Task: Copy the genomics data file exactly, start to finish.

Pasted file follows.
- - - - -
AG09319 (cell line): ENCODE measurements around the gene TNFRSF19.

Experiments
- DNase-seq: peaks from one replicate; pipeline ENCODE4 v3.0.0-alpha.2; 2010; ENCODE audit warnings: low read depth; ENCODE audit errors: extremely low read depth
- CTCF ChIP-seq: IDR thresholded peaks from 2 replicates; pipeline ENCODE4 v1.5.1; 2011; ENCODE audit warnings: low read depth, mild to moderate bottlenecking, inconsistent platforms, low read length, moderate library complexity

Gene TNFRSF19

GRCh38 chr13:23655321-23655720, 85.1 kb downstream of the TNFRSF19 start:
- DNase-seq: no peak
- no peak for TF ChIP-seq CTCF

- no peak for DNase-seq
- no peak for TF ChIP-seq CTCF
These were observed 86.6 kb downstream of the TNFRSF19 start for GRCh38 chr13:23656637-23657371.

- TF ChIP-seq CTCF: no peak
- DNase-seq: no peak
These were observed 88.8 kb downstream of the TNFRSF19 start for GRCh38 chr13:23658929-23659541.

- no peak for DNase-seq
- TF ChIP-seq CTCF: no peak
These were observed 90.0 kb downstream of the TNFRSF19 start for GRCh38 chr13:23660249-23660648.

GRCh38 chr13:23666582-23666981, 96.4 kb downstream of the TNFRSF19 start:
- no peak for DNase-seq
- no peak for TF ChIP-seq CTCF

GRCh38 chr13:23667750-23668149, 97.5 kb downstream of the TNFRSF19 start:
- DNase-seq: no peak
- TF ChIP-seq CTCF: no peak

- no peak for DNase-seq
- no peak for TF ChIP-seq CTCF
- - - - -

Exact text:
AG09319 (cell line): ENCODE measurements around the gene TNFRSF19.

Experiments
- DNase-seq: peaks from one replicate; pipeline ENCODE4 v3.0.0-alpha.2; 2010; ENCODE audit warnings: low read depth; ENCODE audit errors: extremely low read depth
- CTCF ChIP-seq: IDR thresholded peaks from 2 replicates; pipeline ENCODE4 v1.5.1; 2011; ENCODE audit warnings: low read depth, mild to moderate bottlenecking, inconsistent platforms, low read length, moderate library complexity

Gene TNFRSF19

GRCh38 chr13:23655321-23655720, 85.1 kb downstream of the TNFRSF19 start:
- DNase-seq: no peak
- no peak for TF ChIP-seq CTCF

- no peak for DNase-seq
- no peak for TF ChIP-seq CTCF
These were observed 86.6 kb downstream of the TNFRSF19 start for GRCh38 chr13:23656637-23657371.

- TF ChIP-seq CTCF: no peak
- DNase-seq: no peak
These were observed 88.8 kb downstream of the TNFRSF19 start for GRCh38 chr13:23658929-23659541.

- no peak for DNase-seq
- TF ChIP-seq CTCF: no peak
These were observed 90.0 kb downstream of the TNFRSF19 start for GRCh38 chr13:23660249-23660648.

GRCh38 chr13:23666582-23666981, 96.4 kb downstream of the TNFRSF19 start:
- no peak for DNase-seq
- no peak for TF ChIP-seq CTCF

GRCh38 chr13:23667750-23668149, 97.5 kb downstream of the TNFRSF19 start:
- DNase-seq: no peak
- TF ChIP-seq CTCF: no peak

- no peak for DNase-seq
- no peak for TF ChIP-seq CTCF